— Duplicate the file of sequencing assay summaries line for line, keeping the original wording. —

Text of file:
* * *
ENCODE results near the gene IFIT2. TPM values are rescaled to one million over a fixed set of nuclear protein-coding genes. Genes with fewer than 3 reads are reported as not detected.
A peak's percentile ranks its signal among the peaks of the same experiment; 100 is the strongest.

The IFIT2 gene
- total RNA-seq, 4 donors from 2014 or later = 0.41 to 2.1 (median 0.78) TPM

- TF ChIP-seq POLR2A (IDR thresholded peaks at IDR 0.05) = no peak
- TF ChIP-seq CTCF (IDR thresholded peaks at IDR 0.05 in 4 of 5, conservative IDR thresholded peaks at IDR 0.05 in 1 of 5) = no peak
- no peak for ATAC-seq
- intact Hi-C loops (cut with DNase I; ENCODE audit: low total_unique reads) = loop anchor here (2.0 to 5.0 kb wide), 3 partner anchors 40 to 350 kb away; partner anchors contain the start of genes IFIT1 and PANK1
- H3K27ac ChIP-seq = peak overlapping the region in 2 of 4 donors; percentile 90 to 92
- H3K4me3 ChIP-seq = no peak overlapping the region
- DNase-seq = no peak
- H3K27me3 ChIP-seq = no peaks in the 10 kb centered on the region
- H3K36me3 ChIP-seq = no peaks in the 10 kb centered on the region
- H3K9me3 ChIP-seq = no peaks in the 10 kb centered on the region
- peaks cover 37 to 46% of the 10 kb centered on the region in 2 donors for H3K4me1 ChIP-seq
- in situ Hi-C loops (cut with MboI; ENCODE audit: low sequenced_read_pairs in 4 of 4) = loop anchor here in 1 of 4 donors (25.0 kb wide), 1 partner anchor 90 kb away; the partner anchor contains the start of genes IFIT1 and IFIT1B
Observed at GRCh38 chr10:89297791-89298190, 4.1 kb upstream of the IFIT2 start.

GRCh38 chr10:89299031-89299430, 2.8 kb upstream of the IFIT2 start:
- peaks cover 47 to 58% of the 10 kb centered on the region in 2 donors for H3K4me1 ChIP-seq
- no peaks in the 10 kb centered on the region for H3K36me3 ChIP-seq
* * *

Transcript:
ENCODE results near the gene IFIT2. TPM values are rescaled to one million over a fixed set of nuclear protein-coding genes. Genes with fewer than 3 reads are reported as not detected.
A peak's percentile ranks its signal among the peaks of the same experiment; 100 is the strongest.

The IFIT2 gene
- total RNA-seq, 4 donors from 2014 or later = 0.41 to 2.1 (median 0.78) TPM

- TF ChIP-seq POLR2A (IDR thresholded peaks at IDR 0.05) = no peak
- TF ChIP-seq CTCF (IDR thresholded peaks at IDR 0.05 in 4 of 5, conservative IDR thresholded peaks at IDR 0.05 in 1 of 5) = no peak
- no peak for ATAC-seq
- intact Hi-C loops (cut with DNase I; ENCODE audit: low total_unique reads) = loop anchor here (2.0 to 5.0 kb wide), 3 partner anchors 40 to 350 kb away; partner anchors contain the start of genes IFIT1 and PANK1
- H3K27ac ChIP-seq = peak overlapping the region in 2 of 4 donors; percentile 90 to 92
- H3K4me3 ChIP-seq = no peak overlapping the region
- DNase-seq = no peak
- H3K27me3 ChIP-seq = no peaks in the 10 kb centered on the region
- H3K36me3 ChIP-seq = no peaks in the 10 kb centered on the region
- H3K9me3 ChIP-seq = no peaks in the 10 kb centered on the region
- peaks cover 37 to 46% of the 10 kb centered on the region in 2 donors for H3K4me1 ChIP-seq
- in situ Hi-C loops (cut with MboI; ENCODE audit: low sequenced_read_pairs in 4 of 4) = loop anchor here in 1 of 4 donors (25.0 kb wide), 1 partner anchor 90 kb away; the partner anchor contains the start of genes IFIT1 and IFIT1B
Observed at GRCh38 chr10:89297791-89298190, 4.1 kb upstream of the IFIT2 start.

GRCh38 chr10:89299031-89299430, 2.8 kb upstream of the IFIT2 start:
- peaks cover 47 to 58% of the 10 kb centered on the region in 2 donors for H3K4me1 ChIP-seq
- no peaks in the 10 kb centered on the region for H3K36me3 ChIP-seq